Fans of HGTV’s popular “Fixer Upper” dream about hosts Chip and Joanna Gaines coming to their homes and working their makeover magic.
That will never happen for most people. But some of the lucky folks whose old homes have been made over by the renovation dream team have figured out a way to share their good fortune.
They’re renting out their homes.
“When Chip and Joanna Gaines flip a home on ‘Fixer Upper’, we all like to assume that the family will live happily forever and ever in their perfect new home,” notes the country music and lifestyle website WideOpenCountry.com.
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“But, that’s not always the case. In fact, many homeowners featured on the show are turning the homes into ‘Fixer Upper Rentals.’”
And the Gaineses are not very happy about that.
The listings have attracted interest from coast-to-coast, the newspaper reports, bringing even more attention to a town where passion for the show and the Gaineses’ Magnolia Market already draws about 20,000 visitors every week.
But this new rental trend has led to changes for the upcoming Season 4.
“We have no problems with our clients’ interest in using sites like VRBO and Airbnb to rent out their homes. In fact, we get it,” Magnolia spokesman Brock Murphy said in a statement to the newspaper.
Indeed, the Gaineses parlayed interest in the show to create a vacation rental of their own called the Magnolia House.
“But we are going to be more strict with our contracts involving ‘Fixer Upper’ clients moving forward,” Murphy said in the statement.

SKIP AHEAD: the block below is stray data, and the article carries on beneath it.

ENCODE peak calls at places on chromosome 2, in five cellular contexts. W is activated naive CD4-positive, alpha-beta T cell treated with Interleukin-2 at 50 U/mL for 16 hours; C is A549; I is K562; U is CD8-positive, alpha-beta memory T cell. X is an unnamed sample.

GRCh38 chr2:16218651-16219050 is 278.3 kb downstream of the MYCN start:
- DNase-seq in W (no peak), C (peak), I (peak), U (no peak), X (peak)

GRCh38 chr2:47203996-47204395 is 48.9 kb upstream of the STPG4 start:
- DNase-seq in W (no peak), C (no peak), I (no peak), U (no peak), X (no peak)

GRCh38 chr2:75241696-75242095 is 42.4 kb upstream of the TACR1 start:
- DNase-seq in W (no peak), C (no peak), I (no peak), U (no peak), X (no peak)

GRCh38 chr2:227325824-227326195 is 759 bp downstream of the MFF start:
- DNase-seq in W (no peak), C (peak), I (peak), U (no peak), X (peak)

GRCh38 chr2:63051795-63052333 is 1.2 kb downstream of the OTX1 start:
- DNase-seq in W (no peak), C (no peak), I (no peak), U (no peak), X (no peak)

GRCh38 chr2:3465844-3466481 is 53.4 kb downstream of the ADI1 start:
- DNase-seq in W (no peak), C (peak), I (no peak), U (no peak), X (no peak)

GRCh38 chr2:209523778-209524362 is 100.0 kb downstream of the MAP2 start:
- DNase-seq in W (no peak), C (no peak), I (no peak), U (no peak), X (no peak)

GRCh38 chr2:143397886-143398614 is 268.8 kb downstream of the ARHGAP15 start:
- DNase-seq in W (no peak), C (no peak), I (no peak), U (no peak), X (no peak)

“We want to honor our national viewing audience. We want to do remodels for clients’ homes. That’s the true intent of our show, and we want to ensure that does not get lost in this new vacation rental trend.
“What started off with perfectly understandable intentions could cast a shadow of a doubt on the much bigger picture, and we are going to do our best to protect that moving forward.”
According to the Tribune-Herald, the homes that have been listed online for rent include: the Gorman House, Harp House and Mailander House from Season 1, and the Shotgun House and Barndominium from Season 3.
None of the homeowners who spoke to the newspaper intended to rent out their homes or rooms after the show came through. But some said that the public attention that came their way because of the renovations became disruptive.
People didn’t just walk up and take photos of the homes; some knocked on doors asking to go inside.
Fans of the show are divided on this latest twist.
“It just kills me that these ‘homes’ are no longer homes. They are an enterprise,” wrote one woman on the newspaper’s website.
“If they want to redo my house in Kentucky, I don't give a damn how many people drive by and take selfies. I’m not moving!”
But a man in New Jersey disagreed.
“Guess what,” he wrote. “When it’s YOUR home YOU can do anything you want with it! Not a hard concept to grasp.”